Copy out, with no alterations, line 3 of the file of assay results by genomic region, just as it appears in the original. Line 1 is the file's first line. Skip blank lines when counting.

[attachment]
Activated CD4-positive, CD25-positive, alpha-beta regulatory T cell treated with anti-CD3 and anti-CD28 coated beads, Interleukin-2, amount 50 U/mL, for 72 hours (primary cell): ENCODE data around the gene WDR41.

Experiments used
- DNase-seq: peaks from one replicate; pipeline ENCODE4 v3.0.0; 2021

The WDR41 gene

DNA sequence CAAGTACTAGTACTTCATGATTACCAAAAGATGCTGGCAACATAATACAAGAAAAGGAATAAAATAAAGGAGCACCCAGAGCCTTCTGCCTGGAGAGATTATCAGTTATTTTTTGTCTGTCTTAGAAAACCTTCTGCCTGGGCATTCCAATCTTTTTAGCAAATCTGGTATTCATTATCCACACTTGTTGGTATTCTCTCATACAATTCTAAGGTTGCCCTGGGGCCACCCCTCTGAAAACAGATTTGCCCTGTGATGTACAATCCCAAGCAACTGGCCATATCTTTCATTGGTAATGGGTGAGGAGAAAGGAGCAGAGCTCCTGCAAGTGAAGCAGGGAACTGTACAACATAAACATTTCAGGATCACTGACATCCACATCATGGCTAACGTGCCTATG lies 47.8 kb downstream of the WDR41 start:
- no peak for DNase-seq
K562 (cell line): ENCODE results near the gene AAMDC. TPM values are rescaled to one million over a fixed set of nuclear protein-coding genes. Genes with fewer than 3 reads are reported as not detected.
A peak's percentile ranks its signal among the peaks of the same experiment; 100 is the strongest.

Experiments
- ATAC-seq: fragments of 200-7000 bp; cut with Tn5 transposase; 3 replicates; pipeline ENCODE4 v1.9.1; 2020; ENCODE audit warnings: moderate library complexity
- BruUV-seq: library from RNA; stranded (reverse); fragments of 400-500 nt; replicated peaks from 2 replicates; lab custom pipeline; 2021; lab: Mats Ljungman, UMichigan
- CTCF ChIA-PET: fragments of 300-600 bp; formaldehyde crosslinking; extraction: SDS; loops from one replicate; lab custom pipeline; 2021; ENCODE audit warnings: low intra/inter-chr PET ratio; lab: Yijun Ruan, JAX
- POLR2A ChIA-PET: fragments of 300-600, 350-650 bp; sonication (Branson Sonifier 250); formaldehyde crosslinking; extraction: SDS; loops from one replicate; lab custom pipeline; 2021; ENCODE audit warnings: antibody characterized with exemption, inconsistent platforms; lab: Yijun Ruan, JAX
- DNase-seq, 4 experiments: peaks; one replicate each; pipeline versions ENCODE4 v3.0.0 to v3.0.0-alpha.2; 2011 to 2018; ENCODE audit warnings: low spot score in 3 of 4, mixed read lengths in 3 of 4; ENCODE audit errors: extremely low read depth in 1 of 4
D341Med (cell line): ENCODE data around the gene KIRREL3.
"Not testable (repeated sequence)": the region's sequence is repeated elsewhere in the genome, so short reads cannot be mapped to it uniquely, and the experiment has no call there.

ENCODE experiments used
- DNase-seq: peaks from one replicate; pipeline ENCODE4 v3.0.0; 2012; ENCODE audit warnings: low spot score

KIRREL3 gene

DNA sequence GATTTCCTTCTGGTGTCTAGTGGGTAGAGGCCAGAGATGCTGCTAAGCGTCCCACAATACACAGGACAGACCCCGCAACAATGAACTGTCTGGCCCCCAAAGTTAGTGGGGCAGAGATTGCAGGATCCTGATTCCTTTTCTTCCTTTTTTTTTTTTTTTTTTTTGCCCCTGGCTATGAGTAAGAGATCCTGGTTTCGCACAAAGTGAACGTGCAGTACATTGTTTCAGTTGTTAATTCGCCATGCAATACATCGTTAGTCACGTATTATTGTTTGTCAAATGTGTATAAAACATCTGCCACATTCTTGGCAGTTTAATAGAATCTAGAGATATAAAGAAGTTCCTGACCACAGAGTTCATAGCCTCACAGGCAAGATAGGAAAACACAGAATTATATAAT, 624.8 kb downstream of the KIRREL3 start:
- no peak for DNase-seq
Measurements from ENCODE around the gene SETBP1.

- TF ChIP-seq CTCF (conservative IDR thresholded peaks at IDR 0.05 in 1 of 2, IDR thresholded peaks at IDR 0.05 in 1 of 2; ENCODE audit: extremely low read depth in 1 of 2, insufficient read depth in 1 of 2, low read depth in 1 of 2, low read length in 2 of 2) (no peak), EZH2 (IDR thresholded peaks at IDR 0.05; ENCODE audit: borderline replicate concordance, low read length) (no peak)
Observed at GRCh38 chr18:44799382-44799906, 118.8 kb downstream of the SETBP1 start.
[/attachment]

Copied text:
- DNase-seq: peaks from one replicate; pipeline ENCODE4 v3.0.0; 2021